Let’s talk about actions. When I want to help people, I am genuine, not pretending. When you think, it is the beginning of an action. Where does the action come from? From your heart. Well, just thinking about it is real action. Anyone who wants to emulate Bodhisattva to do good deeds will become a bodhisattva eventually, for they will inevitably help people. When they start thinking about helping all the time, they will definitely act on it, knowing it is the right thing to do. You feel happy and joyful when you help people. You will also have more friends. Besides happiness, you get merits and wisdom. Buddhas and bodhisattvas will bless you, too. Your popularity improves. Those who frequently help people emit a magnetic aura.

A Westerner wrote about the “law of attraction.” People who have trouble finding a partner or job, please buy that book. What is the law of attraction about? You just keep thinking you will find a job. Many disabled people wish to run like an able-bodied person. But can they? Just thinking is not enough. Display your compassion by doing good deeds often, and you will emit such an aura. What kind of aura? The aura of attraction. Those who practice well have a strong aura of attraction. People like being around them and listening to their dharma teachings.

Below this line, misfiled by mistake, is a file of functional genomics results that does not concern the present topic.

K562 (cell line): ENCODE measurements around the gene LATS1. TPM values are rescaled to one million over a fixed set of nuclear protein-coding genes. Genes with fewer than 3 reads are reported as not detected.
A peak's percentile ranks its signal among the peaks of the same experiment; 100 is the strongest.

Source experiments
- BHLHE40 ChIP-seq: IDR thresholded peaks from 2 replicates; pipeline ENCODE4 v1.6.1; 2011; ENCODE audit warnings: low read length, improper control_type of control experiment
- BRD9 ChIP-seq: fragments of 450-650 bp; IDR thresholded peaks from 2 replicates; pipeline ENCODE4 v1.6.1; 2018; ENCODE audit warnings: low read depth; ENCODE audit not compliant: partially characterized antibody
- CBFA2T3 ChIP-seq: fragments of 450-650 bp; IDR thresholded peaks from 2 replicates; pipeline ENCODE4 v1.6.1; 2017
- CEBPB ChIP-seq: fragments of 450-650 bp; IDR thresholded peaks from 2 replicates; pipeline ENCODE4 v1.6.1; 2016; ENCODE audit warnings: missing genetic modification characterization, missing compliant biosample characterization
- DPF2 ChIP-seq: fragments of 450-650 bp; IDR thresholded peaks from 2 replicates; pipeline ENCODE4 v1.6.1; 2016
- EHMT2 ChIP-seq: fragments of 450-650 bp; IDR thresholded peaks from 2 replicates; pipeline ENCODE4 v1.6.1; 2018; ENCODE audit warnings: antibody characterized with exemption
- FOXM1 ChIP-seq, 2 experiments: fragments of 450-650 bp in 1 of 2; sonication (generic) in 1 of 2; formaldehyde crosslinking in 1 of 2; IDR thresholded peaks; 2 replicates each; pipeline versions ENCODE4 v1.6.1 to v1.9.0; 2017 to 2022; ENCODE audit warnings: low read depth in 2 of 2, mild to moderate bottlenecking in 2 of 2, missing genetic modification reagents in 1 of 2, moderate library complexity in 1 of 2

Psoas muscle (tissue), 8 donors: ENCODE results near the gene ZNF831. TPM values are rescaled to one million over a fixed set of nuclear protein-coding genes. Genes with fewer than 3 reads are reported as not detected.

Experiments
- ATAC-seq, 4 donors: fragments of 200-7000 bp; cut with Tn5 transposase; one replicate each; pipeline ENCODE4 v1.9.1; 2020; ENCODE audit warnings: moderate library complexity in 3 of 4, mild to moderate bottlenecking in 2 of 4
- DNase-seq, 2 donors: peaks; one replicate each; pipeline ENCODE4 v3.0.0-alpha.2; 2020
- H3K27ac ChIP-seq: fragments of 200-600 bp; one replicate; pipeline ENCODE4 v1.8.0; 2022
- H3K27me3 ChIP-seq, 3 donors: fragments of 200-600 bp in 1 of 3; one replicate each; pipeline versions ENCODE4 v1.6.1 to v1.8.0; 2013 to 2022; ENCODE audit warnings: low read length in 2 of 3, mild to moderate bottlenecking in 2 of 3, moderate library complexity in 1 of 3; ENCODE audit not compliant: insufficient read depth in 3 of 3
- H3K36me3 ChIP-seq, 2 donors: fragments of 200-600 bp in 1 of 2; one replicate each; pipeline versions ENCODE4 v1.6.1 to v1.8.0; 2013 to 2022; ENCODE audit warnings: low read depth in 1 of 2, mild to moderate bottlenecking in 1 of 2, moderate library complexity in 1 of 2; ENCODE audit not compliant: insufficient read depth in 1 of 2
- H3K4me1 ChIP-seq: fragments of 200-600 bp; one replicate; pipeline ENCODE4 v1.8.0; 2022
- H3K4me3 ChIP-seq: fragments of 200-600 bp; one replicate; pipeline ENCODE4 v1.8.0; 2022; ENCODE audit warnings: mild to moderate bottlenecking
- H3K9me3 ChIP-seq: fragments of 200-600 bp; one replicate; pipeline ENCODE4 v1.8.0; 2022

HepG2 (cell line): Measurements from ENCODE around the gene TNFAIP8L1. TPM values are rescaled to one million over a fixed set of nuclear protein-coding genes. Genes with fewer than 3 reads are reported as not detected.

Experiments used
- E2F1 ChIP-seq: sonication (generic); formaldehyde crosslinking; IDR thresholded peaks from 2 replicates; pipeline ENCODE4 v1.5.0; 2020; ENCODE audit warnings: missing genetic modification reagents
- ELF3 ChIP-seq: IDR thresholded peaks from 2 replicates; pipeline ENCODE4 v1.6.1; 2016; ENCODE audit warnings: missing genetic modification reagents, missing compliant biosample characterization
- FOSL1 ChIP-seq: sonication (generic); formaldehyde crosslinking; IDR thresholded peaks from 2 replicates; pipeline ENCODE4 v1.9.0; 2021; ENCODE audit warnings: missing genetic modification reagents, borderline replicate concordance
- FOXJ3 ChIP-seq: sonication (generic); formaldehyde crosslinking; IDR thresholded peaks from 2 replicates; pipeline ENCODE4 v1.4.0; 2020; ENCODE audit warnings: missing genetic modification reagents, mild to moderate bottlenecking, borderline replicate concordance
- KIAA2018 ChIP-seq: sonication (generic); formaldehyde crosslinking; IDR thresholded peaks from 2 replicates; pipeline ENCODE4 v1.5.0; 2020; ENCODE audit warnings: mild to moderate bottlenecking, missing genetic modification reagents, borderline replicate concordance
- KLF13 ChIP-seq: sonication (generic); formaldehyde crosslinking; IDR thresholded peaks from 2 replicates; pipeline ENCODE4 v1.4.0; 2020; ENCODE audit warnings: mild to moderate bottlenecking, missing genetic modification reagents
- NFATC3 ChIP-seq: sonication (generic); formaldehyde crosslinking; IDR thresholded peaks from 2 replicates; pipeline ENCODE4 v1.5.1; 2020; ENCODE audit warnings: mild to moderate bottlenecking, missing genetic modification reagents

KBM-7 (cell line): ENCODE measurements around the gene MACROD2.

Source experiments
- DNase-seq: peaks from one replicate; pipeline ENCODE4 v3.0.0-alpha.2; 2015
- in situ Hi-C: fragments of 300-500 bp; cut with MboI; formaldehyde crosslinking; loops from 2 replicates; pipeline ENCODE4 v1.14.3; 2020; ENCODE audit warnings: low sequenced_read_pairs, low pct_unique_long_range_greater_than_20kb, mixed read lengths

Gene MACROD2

Do you like me? (Yes.) Thank you.

Thanks for liking me. (I love you, master.)

Sorry? I heard someone calling me. Anything? (I love you, master.)

Oh, you love me, thank you! I love you too. There are people who want to marry someone as soon as they like them. Please don’t. I cannot manage with so many female disciples. You cannot think that way. Loving someone doesn’t mean marrying them. Otherwise, you will marry many people in one lifetime. Of course when we love deeply, we tend to sacrifice ourselves totally. That is not the way. Let’s just guide people to let go of suffering and attain happiness. Selfish love leads to suffering. In selfish love, one part of happiness yields double suffering. Happy for three days, suffer for six, or even longer. A girl may be smart and beautiful, but after three years in a relationship, a breakup might make her ill. So, three years of happiness could net her a lifetime of suffering. That is the math. It is very painful. Thus, we don’t pursue the joy in selfish love, as it is followed by much pain.

Now let’s return to “perfect enlightenment and conduct.” Your action is decided by your enlightenment. The moment a thought arises, you act. This is my understanding. How does a thought arise? Let’s take this house for example. I love all the beings in this house, I want all to be happy and free of suffering, and not go to hell, including the earthly hell of walking the wrong path, such as gambling, fighting, killing, stealing, or doing drugs. A wrong turn can result in such wrongdoings. Let’s not take that turn. Take the path of compassion to achieve enlightenment. I must help everyone in the whole house.